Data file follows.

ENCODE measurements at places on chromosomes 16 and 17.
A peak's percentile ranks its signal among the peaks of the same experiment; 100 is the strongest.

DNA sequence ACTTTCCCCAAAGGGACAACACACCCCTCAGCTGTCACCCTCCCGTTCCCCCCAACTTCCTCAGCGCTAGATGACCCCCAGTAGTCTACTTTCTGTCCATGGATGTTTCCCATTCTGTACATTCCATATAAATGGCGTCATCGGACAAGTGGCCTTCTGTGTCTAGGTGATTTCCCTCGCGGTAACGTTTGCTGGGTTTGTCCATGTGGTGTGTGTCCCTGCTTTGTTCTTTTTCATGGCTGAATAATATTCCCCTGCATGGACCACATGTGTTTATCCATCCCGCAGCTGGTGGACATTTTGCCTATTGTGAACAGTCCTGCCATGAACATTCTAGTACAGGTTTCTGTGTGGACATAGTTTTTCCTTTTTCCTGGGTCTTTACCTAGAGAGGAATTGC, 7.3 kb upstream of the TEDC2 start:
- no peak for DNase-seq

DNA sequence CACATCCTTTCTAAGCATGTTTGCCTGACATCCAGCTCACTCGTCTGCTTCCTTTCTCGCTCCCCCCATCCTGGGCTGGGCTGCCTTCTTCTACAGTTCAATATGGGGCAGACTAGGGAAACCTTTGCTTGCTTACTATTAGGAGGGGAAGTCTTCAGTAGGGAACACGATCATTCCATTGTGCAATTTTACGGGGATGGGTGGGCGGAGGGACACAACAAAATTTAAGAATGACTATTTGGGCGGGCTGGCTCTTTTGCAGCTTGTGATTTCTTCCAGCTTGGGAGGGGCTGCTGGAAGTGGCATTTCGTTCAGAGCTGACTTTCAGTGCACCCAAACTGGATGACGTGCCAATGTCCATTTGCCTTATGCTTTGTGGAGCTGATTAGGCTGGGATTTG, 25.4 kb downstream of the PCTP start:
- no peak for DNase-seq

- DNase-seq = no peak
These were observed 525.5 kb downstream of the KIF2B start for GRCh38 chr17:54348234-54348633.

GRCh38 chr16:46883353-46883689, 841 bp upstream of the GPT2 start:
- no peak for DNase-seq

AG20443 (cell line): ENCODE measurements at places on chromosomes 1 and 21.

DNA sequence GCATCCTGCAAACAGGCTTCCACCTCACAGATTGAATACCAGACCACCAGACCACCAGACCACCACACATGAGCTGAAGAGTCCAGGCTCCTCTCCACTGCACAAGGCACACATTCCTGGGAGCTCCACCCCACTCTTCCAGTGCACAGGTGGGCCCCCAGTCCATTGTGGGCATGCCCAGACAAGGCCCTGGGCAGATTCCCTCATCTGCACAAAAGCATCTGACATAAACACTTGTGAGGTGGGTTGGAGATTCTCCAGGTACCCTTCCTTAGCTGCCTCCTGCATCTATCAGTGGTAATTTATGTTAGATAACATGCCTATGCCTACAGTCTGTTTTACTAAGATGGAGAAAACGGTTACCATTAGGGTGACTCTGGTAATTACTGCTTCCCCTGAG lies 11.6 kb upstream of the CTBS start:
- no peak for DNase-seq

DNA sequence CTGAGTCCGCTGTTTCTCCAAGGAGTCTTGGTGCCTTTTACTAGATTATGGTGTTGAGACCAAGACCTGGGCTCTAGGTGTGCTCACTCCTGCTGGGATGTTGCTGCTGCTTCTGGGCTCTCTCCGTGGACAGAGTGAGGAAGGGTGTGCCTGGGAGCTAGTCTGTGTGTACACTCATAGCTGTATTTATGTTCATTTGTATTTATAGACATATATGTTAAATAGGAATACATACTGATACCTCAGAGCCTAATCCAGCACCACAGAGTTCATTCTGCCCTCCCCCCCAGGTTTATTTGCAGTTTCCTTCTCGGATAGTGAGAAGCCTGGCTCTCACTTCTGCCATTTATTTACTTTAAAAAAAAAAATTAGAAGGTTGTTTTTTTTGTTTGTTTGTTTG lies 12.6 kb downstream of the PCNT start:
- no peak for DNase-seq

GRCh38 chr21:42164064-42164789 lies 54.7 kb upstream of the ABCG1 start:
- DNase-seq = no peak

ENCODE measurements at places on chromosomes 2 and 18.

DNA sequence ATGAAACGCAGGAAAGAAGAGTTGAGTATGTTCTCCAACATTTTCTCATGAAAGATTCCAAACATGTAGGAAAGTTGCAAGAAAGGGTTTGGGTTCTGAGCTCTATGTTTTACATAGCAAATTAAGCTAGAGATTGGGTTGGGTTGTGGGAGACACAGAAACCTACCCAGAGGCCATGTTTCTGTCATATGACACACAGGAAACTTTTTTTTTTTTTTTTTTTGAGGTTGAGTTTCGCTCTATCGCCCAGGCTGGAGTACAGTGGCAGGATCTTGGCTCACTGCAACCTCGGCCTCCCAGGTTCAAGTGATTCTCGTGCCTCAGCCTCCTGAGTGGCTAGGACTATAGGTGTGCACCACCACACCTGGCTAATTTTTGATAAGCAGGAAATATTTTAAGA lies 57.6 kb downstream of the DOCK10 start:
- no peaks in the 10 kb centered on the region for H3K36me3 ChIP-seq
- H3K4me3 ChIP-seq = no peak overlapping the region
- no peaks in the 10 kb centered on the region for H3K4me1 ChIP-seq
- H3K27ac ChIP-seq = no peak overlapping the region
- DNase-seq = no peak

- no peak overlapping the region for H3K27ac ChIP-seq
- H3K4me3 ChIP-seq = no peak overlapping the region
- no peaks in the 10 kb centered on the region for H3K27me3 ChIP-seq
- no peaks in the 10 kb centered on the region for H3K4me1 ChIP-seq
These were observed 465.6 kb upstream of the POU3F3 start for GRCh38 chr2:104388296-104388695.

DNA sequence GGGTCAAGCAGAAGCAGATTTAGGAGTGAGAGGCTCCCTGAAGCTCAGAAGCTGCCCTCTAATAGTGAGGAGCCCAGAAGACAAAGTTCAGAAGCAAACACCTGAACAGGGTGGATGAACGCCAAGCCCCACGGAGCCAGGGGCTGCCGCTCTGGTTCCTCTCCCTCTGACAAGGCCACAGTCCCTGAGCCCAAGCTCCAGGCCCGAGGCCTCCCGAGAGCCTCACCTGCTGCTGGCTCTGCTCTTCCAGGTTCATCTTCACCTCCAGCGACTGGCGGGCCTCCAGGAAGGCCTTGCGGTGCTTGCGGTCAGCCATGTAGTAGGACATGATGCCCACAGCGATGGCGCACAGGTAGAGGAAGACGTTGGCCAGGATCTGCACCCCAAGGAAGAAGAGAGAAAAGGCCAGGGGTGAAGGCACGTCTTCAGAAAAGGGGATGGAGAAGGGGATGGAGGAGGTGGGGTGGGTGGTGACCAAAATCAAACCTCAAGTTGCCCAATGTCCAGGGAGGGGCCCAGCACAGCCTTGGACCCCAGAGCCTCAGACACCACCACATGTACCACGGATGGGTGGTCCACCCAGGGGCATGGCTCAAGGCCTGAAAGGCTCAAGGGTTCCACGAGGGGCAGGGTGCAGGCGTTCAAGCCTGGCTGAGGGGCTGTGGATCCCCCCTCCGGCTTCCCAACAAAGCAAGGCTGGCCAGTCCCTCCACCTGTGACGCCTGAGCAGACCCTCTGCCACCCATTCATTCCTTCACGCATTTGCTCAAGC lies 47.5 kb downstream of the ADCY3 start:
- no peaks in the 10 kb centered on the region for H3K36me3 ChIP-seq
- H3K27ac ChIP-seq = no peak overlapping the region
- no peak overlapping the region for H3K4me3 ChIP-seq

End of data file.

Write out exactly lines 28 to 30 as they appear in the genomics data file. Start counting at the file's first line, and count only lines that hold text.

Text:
- no peaks in the 10 kb centered on the region for H3K4me1 ChIP-seq
These were observed 465.6 kb upstream of the POU3F3 start for GRCh38 chr2:104388296-104388695.

DNA sequence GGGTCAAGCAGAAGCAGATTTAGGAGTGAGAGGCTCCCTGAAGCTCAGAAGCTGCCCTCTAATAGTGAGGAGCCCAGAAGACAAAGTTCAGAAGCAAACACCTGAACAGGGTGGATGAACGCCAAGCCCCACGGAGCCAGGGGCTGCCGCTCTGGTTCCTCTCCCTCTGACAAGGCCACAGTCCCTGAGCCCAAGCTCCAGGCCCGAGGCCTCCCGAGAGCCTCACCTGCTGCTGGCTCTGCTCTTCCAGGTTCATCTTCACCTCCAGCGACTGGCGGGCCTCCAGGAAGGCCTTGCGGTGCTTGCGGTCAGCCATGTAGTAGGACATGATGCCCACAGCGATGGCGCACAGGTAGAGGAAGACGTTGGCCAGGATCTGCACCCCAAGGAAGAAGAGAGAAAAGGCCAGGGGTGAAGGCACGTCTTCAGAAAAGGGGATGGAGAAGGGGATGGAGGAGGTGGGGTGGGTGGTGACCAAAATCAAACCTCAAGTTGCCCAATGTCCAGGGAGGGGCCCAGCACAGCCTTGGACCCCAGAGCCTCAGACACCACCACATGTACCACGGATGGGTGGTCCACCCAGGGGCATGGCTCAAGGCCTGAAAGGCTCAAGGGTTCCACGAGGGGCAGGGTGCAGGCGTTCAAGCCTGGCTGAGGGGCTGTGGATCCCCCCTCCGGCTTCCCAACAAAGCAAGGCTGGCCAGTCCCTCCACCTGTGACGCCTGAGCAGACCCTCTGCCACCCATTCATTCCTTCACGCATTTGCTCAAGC lies 47.5 kb downstream of the ADCY3 start: